By Michael Lucibella
The winners of the 2012 Ig Nobel physics prize (from left to right) Patrick Warren, Joseph Keller, Raymond Goldstein and Robin Ball deduced the mix of forces acting on a human pony tail.
According to their founder, Marc Abrahams, the annual Ig Nobel prizes are awarded to research that “makes people laugh, then makes them think.” They’re given to scientists whose scientific publications on the surface might sound silly or even frivolous, but have meaningful science behind them.
For instance, characterizing the physics of ponytails was first published in February’s Physical Review Letters. The authors of the paper, titled “Shape of a Ponytail and the Statistical Physics of Hair Fiber Bundles,” developed an equation to predict the shape of almost any configuration of hair sticking out of the back of one’s head.
“We set ourselves the task of trying to understand the balance between the elasticity of filaments, their weight and the curvatures, the random curliness that gives the volume to hair,” said co-author Raymond Goldstein of the University of Cambridge. “Hair has a characteristic stiffness and mass per unit length which together with gravity, define a length scale over which gravity will bend them.”
Less than two inches, and the hair will stick straight out, largely unaffected by gravity. Longer than those two inches, and the hairdo will bend under its own weight. The team dubbed the ratio of a person’s actual length of hair, to those two critical first two inches the “Rapunzel Number,” after the fairytale damsel in distress. The larger the number, the bigger effect gravity has on the hair.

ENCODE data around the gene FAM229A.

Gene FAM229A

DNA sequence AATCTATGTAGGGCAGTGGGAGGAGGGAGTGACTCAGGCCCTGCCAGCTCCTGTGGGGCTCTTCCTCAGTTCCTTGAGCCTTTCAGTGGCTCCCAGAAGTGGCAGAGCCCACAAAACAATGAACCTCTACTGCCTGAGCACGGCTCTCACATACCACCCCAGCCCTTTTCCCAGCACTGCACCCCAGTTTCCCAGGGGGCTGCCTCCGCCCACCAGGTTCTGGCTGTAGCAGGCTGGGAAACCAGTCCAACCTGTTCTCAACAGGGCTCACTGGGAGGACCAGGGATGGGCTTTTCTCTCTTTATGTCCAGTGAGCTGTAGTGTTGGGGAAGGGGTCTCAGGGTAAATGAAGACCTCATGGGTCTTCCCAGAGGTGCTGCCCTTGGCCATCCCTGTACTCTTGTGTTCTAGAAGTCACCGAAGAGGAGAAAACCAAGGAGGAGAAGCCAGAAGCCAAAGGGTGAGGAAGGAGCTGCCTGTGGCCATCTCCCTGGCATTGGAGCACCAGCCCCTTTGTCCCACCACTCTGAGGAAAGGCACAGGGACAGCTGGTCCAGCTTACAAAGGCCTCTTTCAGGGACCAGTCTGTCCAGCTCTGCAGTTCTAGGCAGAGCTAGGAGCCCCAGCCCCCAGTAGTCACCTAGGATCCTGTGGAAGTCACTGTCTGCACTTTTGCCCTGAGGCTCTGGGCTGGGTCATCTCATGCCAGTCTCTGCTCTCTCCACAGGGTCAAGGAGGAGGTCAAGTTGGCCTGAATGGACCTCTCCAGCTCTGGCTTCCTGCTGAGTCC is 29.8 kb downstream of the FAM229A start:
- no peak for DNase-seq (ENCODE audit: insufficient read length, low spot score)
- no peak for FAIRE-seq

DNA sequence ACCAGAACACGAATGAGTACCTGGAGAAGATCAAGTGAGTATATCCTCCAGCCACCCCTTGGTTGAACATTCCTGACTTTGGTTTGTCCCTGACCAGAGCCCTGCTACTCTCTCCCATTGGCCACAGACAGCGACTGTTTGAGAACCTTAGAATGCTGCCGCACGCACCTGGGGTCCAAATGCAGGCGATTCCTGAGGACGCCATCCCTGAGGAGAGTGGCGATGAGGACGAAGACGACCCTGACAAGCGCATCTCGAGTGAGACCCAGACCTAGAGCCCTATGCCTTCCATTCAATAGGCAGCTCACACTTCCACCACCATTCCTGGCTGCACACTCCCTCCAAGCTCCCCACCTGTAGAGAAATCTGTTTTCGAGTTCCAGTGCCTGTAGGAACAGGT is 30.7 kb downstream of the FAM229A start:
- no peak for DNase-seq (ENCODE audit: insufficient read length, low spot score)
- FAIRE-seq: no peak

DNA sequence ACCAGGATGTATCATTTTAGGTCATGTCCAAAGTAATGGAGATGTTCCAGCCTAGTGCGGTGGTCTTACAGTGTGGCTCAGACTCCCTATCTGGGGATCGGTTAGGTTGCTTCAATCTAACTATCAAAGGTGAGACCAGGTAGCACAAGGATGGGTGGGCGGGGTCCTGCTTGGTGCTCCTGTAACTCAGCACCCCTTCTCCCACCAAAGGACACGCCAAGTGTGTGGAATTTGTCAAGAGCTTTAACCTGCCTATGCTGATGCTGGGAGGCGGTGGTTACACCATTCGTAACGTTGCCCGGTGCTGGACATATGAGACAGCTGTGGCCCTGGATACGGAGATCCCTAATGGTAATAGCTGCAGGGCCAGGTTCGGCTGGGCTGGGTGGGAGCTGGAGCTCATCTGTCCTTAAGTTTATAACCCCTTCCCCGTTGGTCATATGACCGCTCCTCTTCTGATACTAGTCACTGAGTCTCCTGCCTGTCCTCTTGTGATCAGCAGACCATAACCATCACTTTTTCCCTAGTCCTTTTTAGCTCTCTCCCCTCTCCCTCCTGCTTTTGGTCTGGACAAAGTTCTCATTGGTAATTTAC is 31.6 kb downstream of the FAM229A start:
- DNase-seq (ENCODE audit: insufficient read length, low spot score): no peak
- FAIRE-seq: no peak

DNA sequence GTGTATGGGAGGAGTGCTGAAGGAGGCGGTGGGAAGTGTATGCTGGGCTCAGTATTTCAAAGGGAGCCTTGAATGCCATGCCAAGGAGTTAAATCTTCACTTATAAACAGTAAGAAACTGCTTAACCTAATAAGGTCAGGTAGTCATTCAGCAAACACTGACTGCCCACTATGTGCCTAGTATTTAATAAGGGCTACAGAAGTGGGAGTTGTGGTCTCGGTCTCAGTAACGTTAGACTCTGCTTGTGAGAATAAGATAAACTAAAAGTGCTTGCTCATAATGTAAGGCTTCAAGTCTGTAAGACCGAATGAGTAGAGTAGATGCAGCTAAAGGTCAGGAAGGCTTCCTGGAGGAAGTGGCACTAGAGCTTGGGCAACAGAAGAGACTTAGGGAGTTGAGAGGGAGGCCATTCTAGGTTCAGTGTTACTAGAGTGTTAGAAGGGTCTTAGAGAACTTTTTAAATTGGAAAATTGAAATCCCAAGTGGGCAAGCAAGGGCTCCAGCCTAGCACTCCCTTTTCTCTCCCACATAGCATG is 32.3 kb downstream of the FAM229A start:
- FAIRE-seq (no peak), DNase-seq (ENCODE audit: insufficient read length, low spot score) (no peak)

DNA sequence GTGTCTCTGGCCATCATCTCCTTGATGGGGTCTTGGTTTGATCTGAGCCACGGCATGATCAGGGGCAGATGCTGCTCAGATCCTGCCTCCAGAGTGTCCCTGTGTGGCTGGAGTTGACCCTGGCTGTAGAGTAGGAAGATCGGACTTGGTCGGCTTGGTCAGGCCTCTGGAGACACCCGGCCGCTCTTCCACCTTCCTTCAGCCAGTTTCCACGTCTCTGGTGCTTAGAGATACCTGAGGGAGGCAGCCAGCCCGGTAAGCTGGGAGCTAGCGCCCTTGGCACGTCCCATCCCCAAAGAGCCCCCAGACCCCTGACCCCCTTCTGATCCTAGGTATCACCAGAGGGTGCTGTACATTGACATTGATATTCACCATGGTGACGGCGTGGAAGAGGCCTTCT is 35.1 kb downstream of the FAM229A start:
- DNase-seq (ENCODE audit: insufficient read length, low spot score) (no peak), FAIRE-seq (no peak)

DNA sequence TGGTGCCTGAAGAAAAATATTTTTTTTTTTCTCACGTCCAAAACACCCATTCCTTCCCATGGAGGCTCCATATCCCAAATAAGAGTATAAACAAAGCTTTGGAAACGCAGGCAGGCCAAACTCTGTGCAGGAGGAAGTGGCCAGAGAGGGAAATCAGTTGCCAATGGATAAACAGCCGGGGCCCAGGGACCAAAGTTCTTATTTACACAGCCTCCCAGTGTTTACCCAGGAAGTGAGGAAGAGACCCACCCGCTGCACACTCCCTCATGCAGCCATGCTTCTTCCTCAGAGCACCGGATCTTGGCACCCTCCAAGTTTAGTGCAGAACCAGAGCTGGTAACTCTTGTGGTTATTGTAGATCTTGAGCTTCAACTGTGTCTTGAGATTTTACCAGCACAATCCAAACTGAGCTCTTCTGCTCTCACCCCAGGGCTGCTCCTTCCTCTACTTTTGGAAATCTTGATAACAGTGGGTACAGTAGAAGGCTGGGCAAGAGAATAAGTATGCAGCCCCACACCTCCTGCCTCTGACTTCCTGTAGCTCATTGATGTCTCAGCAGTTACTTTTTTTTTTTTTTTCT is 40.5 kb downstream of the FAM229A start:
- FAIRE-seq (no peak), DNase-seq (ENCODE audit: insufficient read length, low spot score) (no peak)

“Physics is all about understanding real world phenomena from a small set of fundamental principles,” said co-author Robin Ball of the University of Warwick. “Our understanding of the bending of a hair fiber is just the same as our understanding of the elastic bending of beams in civil engineering.” He added that strands of hair are also akin to the long molecules of polymers, so understanding how hair behaves carries over into the microscopic world.
Also ripped from the pages of the Physical Review is Rouslan Krechetnikov and Hans Mayer’s research into the fluid dynamics of a cup of coffee. Their paper, “Walking with coffee: Why does it spill?” was first published in Physical Review E in April.
As it turns out, the period of oscillation for coffee in a standard mug is almost exactly the same as the length of time for a person to take a step. When someone carrying a cup of joe takes a step, the coffee sloshes forward then back again. By the time the liquid flows forward a second time, the person has taken a second step adding to the forward momentum of the drink. The sloshing keeps intensifying until finally the coffee crests over the lip of the cup, and spills onto the ground.
“In general this problem is a confluence of several subjects, namely fluid dynamics, dynamical systems, biomechanics and behavioral dynamics,” Krechetnikov said. He added a word of warning to espresso drinkers. The oscillation frequencies of tiny espresso cups are even closer to a person’s average stride, making it even more likely for one’s drink to spill.
His investigation into the physics of coffee stems from research into other, more serious, areas of fluid dynamics, such as aerodynamics, hydrodynamics and geophysics.
“We need to understand the underlying physics and also to develop the theoretical foundation,” Krechetnikov said. “Walking with coffee is just one of the examples of such kinds of systems.”
Other winners at this year’s ceremony include the Medical Prize for research into preventing colonic gas explosions during colonoscopies, the Peace Prize for a company that converts obsolete Russian Munitions into nanodiamonds, and the neuroscience prize for a team of researchers who discovered that due to improperly corrected statistical errors in FMRI scan data, they were able to detect active brainwaves in a dead fish.
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